In a separate analysis, Redfin determined the most popular neighborhoods for transplants in each of the top migration destinations, based on the share of Redfin.com home searches by users outside the area. Arcadia, Phoenix; River Park, Sacramento; and Buckhead, Atlanta topped the list of most attractive neighborhoods to newcomers, most of which were suburbs that tended to have higher median home prices than the overall metro area.

Redfin reported metros people most-often looked to leave was once again topped by New York, San Francisco, Los Angeles and Washington, D.C. in the second quarter.

The report can be accessed at https://www.redfin.com/blog/hottest-neighborhoods-in-cities-people-are-moving-to..

In April, the Census Bureau reported counties with the largest numeric growth are all located in the south and the west, with counties in Texas taking four out of the top 10 spots.

metropolitan area, Dallas-Fort Worth-Arlington, Texas, had the largest numeric growth with a gain of 131,767 (1.8 percent) in 2018, followed by Phoenix-Mesa-Scottsdale, Ariz. with an increase of 96,268 (2.0 percent). Migration, both domestic and international, as well as natural increase contributed to the growth in each of these areas, with natural increase serving as the largest source of population growth in Dallas and domestic migration serving as the largest source in Phoenix.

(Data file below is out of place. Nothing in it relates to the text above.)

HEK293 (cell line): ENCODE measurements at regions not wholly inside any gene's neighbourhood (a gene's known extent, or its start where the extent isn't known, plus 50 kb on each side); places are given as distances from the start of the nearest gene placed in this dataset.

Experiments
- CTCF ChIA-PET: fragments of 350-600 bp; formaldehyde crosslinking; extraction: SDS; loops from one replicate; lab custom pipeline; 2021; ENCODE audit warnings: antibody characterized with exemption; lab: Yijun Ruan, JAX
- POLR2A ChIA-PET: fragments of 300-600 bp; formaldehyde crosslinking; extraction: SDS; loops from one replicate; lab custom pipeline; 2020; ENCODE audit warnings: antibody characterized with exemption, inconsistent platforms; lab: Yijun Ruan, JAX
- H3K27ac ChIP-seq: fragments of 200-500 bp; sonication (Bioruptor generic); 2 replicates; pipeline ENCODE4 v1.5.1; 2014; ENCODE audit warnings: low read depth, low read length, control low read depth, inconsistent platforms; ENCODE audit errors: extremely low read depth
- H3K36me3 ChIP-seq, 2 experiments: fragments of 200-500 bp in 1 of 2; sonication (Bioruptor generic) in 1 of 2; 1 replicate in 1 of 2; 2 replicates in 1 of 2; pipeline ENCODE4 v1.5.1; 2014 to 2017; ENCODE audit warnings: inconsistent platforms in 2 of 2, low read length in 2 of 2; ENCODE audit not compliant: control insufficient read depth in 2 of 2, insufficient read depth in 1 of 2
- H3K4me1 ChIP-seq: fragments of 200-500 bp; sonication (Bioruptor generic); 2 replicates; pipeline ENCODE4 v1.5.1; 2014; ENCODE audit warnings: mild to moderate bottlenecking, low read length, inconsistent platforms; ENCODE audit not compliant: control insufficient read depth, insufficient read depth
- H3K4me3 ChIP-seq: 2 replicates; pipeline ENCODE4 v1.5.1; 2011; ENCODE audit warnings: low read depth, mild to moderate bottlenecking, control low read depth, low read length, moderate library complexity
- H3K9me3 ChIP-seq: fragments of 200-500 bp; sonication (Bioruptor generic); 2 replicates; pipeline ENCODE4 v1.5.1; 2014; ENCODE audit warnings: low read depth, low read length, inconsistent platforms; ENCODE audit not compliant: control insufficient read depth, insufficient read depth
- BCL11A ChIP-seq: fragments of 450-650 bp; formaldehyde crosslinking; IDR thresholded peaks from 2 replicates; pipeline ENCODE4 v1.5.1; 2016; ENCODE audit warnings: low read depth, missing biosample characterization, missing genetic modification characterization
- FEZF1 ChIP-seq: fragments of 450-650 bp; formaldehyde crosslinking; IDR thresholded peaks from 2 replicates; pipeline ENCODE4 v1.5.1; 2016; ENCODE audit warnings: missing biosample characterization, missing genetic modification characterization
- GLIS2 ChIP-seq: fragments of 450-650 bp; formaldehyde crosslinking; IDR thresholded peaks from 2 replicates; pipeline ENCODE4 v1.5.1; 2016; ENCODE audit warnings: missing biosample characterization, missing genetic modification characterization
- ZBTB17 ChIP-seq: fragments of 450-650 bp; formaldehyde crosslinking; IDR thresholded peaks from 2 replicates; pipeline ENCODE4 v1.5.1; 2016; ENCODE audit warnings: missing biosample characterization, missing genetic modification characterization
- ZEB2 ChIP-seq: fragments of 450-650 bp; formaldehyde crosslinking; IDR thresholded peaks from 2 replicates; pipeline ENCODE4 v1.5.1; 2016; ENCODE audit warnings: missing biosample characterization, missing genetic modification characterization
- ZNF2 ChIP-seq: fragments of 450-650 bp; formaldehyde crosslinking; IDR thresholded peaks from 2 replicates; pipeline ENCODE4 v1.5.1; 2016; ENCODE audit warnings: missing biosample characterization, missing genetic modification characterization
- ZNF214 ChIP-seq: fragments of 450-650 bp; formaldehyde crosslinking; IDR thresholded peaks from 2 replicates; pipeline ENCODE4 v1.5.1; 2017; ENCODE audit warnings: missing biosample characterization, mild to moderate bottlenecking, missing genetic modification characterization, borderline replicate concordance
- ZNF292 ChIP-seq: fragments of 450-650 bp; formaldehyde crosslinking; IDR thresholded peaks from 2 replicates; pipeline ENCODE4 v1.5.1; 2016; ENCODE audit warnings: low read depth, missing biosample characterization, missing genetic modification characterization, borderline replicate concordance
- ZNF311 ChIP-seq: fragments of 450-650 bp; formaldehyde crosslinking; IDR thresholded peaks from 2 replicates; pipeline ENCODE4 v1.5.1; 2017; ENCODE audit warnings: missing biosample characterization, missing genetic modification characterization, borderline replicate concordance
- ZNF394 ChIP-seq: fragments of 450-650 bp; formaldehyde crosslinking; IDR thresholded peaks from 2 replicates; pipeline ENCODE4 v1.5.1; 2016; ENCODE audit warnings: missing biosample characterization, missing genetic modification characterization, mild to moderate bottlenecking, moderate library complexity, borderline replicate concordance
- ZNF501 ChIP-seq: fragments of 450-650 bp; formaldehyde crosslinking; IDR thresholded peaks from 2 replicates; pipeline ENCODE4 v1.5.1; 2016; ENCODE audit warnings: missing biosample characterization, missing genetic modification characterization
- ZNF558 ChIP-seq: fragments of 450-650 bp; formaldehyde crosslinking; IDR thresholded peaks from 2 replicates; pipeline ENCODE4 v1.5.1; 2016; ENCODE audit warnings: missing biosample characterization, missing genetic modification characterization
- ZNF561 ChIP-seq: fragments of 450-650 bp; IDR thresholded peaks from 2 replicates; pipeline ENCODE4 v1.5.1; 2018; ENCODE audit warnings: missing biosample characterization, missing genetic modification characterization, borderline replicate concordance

"One interesting trend we are seeing this year is that metro areas not among the most populous are ranked in the top 10 for population growth," said Sandra Johnson, a demographer in the Census Bureau's Population Division. "Though no new metro areas moved into the top 10 largest areas, Phoenix, Seattle, Austin and Orlando all experienced numeric increases in population since 2010, rivaling growth in areas with much larger populations. This trend is consistent with the overall growth we are seeing in the south and the west."

Among counties with a population of 20,000 or more, Williams County, N.D., was the fastest-growing county by percentage, increasing by 5.9 percent between 2017 and 2018 (from 33,395 to 35,350). The rapid growth Williams County, N.D., experienced was due mainly to net domestic migration (1,471) in 2018. The county also grew between 2017 and 2018 by natural increase (427) and international migration (52).